Former coach strongly defends Bridgewater

  • Article by: MATT VENSEL , Star Tribune
  • Updated: May 9, 2014 - 10:41 PM
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Miami defensive back Deon Bush (2) sacks Louisville quarterback Teddy Bridgewater (5) in the end zone for a safety during the first half of the Russell Athletic Bowl NCAA college football game in Orlando, Fla., Saturday, Dec. 28, 2013. (AP Photo/John Raoux)

There aren’t many who know Vikings quarterback Teddy Bridgewater as well as new Texas coach Charlie Strong, who coached Bridgewater at Louisville during his three years there. And he was appalled by some of the remarks made about his former quarterback during the draft process.

“It was just amazing to hear some of the conversations because I just knew his makeup and what type of player he is,” Strong said on a conference call Friday. “Just to see this unfold the last two weeks, I told him the other day, ‘Listen, just be patient. You are who you are. You’ll never change for anyone and that’s why I really respect you.’ ”

Strong, who recruited Bridgewater out of Miami Northwestern High, said it was frustrating to see draft analysts place more weight on his pro day than his three years at Louisville.

Bridgewater didn’t perform well at his pro day after he opted not to wear gloves. Strong wasn’t at the event because he was hired at Texas, but he said Bridgewater always wore gloves at Louisville no matter the weather conditions to get a better grip on the ball.

“He just didn’t make the throws,” Strong said. “I just don’t know what was going on or what exactly happened, but I just know that wasn’t him.

“I just know this: That football team at the University of Louisville knew that they had a chance to win the game when Teddy Bridgewater had the ball in his hands and when he had to come from behind because they knew that he can drive the ball and go for a score. They had that much confidence in him.”

Cool under pressure

With 31 touchdown passes and 9.3 yards per attempt, Bridgewater put up impressive numbers during his junior year. He might have been at his best when defenses sent five or more pass rushers after him.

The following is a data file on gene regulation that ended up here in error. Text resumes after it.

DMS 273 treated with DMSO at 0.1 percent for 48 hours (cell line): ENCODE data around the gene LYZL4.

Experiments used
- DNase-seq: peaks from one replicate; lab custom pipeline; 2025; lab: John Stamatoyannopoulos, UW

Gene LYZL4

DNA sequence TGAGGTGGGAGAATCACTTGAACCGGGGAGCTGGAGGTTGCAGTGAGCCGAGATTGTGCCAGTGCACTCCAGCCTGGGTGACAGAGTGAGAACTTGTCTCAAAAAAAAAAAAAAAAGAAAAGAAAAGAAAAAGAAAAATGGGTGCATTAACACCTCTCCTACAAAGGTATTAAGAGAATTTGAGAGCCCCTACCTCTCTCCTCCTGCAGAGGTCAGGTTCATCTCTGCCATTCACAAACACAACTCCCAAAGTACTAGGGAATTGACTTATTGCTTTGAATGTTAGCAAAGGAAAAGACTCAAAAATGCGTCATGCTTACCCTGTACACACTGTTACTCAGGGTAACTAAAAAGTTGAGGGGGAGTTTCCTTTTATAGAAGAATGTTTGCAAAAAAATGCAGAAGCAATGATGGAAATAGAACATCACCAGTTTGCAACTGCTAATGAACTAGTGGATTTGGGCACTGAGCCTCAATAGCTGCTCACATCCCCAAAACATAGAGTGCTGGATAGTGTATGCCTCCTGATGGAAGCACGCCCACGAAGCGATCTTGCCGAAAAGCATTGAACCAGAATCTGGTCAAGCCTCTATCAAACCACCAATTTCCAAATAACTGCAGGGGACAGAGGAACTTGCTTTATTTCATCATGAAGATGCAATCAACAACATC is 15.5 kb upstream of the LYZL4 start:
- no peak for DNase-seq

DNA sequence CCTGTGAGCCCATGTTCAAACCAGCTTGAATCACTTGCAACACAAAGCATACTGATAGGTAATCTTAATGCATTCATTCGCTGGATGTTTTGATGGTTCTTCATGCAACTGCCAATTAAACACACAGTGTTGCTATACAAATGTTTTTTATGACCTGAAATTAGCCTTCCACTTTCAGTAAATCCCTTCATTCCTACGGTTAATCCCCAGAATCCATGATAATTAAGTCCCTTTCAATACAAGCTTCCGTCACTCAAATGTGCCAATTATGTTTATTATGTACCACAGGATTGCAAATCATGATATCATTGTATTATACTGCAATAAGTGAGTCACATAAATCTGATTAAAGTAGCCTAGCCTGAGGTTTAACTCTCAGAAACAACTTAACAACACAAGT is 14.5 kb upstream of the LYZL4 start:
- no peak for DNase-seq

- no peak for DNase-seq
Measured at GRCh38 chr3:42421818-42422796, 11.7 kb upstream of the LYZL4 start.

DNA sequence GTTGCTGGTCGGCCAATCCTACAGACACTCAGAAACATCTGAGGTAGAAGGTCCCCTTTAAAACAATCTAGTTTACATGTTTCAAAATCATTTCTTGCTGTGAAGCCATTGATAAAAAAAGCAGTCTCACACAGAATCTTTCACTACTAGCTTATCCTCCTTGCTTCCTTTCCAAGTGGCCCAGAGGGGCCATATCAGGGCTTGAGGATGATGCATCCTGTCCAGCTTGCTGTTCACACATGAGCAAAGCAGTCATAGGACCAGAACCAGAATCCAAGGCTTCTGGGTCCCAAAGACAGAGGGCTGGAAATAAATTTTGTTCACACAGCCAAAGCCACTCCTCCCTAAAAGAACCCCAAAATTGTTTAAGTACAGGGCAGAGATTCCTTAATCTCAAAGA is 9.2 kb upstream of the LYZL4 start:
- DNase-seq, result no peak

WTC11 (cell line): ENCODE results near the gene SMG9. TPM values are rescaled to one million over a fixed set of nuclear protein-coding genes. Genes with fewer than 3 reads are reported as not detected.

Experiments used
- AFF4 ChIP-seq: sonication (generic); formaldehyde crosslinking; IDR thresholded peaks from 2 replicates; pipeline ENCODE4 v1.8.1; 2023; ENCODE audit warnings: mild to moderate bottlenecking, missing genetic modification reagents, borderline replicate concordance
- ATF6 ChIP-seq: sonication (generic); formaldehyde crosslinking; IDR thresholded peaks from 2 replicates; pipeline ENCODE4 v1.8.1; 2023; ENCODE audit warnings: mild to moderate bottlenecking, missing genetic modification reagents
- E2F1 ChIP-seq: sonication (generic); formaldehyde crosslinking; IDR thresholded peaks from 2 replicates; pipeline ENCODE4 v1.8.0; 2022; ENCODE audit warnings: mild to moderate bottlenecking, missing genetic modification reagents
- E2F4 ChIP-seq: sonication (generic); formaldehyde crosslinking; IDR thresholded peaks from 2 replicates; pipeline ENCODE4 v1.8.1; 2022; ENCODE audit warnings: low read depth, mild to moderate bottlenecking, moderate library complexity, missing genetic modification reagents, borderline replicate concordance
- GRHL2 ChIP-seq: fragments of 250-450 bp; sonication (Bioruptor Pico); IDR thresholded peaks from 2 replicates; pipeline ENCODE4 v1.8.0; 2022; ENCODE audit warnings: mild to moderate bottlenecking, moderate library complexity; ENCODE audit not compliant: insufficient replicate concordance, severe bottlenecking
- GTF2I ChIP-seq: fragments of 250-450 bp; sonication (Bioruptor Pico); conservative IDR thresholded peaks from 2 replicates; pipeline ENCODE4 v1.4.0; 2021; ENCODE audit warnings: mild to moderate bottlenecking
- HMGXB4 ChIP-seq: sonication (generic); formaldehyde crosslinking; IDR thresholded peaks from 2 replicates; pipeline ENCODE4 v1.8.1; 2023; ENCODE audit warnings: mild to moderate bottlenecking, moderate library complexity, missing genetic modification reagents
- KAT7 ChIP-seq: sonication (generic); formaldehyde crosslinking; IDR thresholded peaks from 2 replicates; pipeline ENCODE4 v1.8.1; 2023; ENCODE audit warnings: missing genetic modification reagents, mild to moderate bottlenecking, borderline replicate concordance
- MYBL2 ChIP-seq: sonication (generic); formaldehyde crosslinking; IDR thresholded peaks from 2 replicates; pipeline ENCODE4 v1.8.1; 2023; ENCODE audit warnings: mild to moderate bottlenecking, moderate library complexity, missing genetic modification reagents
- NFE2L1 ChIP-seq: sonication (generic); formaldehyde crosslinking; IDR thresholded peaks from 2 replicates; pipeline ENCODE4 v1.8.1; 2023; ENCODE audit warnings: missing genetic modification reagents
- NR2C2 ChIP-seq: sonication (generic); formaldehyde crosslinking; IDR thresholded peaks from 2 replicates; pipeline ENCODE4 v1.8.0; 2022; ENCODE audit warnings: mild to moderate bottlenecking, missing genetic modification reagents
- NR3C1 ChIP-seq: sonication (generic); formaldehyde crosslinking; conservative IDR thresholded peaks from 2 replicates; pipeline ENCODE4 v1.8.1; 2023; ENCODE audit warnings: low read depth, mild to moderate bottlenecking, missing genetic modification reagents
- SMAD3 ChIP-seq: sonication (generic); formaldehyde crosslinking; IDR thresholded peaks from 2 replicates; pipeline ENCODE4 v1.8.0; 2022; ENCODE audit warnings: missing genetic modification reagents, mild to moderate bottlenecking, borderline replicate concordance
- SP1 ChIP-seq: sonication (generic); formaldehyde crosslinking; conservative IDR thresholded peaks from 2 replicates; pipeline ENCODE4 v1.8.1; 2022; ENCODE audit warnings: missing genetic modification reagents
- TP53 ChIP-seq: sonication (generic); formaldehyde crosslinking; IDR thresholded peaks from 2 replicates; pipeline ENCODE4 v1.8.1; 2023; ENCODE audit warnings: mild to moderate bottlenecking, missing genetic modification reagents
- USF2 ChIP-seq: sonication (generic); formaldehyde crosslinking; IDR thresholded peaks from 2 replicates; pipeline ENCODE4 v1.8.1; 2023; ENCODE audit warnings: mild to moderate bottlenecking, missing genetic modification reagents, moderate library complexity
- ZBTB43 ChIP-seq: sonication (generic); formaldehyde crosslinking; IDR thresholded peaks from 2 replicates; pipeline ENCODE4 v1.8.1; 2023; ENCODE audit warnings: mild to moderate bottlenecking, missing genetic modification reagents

“One of the things that really stuck out to us of all the quarterbacks is he was the best against the blitz,” General Manager Rick Spielman said. “So he’s very cool and calm under pressure.”

Bridgewater, whose pre-snap prowess drew praise from most draft analysts, completed 70.1 percent of his passes when blitzed in 2013, according to ESPN. He averaged 11 yards per attempt on those plays with 15 touchdowns and just one interception.

“Me just being able to react and see the pressure and everything happening before it happens, I credit that to my film study,” Bridgewater said. “I credit that to my coaching staff and getting me prepared and knowing teams’ tendencies.”

Nothing handed to Barr

On Thursday night, head coach Mike Zimmer said that despite being drafted in the first round, top pick Anthony Barr will have to play his way into the starting lineup. Barr had no problem with that line of thinking.

“It’s my job to earn a spot. Nothing is going to be given to me,” Barr said Friday. “I don’t expect to come in right away and walk into a starting job.”

Barr is expected to at least have a significant role in passing situations when his pass-rushing and cover skills can best be utilized. But he will get a chance to compete for a starting outside linebacker spot.

Option a consideration

After the Vikings traded their second-round pick and their fourth-round pick to the Seahawks for the 32nd overall pick to select Bridgewater, Spielman acknowledged that beyond wanting to secure Bridgewater for 2014, they also wanted to secure him for 2018, as well.

“The other thing that comes into play is that fifth-year option, which is a key part of it as well and that was also a part of the discussion of moving up,” Spielman said.

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  • ‘‘Listen, be patient, you are who you are,’’ said former Louisville coach Charlie Strong about Teddy Bridgewater, above.

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